If you have not been through Dr. Lisa’s Velocity Scheduling System, the data needed to measure Velocity are unavailable. A great aspect of VSS is that it provides you the necessary data so you can measure Velocity and also set expectations for jobs in terms of what their Velocity should be.
Throughput-Thinking: Although jobs vary in size, complexity, number of units, and hours to complete, you can establish expectations for job Velocity and manage your jobs such that your Velocity is always improving. Check out Velocity Scheduling System to see how you can better manage Velocity at your shop.
Productivity – Hours Completed vs Clocked hours
Many shops look at efficiency on an individual, one-off basis, whether at the job, employee, machine, or department level.
We take a different view and look more holistically by viewing the performance of the shop as a whole.
Instead of examining a worker or machine’s efficiency, we want to know the overall effective use of our shop as a whole by comparing Hours Completed to Clocked Hours.
Hours Completed are the hours of the jobs completed for a particular period of time (day, week, month, etc.). Clocked hours are the hours that were “clocked” into your payroll system – the hours you paid people to work.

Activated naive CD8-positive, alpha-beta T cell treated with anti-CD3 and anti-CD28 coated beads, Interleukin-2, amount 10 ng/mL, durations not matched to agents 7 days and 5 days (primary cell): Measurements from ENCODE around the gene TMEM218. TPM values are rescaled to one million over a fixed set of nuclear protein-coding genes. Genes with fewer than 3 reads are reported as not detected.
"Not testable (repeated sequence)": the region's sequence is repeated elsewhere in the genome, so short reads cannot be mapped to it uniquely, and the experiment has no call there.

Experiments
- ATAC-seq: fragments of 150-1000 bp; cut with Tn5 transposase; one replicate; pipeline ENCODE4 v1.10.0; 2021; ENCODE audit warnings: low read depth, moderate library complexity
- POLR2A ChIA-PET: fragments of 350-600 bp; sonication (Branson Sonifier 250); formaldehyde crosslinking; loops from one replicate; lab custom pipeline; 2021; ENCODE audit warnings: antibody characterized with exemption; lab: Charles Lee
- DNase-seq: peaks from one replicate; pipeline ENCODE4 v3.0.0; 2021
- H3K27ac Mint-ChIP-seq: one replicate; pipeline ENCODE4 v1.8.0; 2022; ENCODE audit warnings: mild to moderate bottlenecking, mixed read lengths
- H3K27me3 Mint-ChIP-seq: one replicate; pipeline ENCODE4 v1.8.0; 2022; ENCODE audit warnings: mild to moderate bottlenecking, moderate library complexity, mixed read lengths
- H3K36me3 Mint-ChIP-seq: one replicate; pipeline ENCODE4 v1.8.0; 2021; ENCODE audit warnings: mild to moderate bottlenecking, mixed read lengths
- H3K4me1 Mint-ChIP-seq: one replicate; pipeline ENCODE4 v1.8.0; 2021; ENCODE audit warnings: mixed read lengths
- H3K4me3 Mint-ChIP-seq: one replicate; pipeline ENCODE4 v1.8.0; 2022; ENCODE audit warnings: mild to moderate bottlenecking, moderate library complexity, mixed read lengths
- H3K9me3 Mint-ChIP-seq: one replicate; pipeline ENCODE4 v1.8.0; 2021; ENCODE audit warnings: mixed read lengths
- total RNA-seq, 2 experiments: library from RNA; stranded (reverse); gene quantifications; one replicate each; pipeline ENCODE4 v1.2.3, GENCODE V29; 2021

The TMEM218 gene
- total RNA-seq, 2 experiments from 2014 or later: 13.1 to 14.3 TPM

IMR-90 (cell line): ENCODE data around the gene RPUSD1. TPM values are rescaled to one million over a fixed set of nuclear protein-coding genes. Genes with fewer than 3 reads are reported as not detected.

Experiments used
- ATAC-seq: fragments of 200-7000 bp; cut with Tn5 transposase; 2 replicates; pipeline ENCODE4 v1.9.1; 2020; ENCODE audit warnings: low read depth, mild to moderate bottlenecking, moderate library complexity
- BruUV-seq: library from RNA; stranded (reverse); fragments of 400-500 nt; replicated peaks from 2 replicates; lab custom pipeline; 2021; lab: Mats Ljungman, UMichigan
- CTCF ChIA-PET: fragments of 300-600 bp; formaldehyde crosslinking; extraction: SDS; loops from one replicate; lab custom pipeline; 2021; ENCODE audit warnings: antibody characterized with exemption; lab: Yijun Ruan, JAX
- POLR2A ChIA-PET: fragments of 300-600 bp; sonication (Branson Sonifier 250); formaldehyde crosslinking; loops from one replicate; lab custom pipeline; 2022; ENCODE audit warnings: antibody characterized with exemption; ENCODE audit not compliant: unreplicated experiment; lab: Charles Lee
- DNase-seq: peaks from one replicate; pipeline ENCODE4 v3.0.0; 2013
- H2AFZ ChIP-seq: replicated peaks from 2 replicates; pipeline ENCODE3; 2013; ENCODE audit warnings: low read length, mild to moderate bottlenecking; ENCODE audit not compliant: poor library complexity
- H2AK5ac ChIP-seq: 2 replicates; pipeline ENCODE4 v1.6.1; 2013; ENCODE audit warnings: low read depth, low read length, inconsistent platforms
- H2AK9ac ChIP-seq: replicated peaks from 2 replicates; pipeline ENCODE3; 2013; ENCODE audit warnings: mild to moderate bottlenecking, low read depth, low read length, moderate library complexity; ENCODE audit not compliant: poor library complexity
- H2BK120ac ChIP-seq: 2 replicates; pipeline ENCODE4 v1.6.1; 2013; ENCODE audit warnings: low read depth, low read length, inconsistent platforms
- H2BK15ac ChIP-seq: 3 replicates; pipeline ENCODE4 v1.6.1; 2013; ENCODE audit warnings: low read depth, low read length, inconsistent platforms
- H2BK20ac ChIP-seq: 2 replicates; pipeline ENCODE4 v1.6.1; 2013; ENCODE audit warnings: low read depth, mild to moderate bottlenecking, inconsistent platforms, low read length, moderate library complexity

As Dr. Lisa says, “We want to get more done with the same people and resources”. The way to know if we are doing this is to see if we are actually completing more work (in terms of hours) relative to the amount of clocked hours over the course of time.
KPI for Operations Team
Although there are a few other metrics we may utilize, depending on the special circumstances of your shop, these are 3 of the 4 key operational metrics that need to be on your dashboard.
You might be wondering what the 4th key operational metric on the VSS and Job Shop Pricing dashboards is, but that one, we save as a competitive advantage for our clients 🙂
In our next installment, we’ll look at financial metrics for an effective dashboard in job shops and machine shops.
Wishing you success from the Science of Business TEAM:
- “Dr Lisa” Lang, Chief TOC Expert, Job Shop Whisperer, TOCICO Certified
- Brad Stillahn, Pricing Expert, CIPM, CIRM, TOCICO Certified, Certified Exit Planner
- Beau Ganas, Throughput Accounting Guru, CPA, CMA, CFE, CIA, CISA and TOCICO Certified
Blah, blah, blah – who cares? The key is that our clients get results! Ask us about paying based on YOUR results!
P.S. If you’re ready to go beyond looking at data, and are ready to IMPROVE, check out Velocity Scheduling System to improve lead-times, improve due date performance and reduce chaos!
P.S.S. If you ready to understand how you really make money and take your profits to the next level, check out our Job Shop Pricing System (it’s more than just pricing)! It’s the ultimate jobs shop costing system – understand how, where, why you make money (or not). Understand your capacity and resources so that you can quote fast and ensure profitability.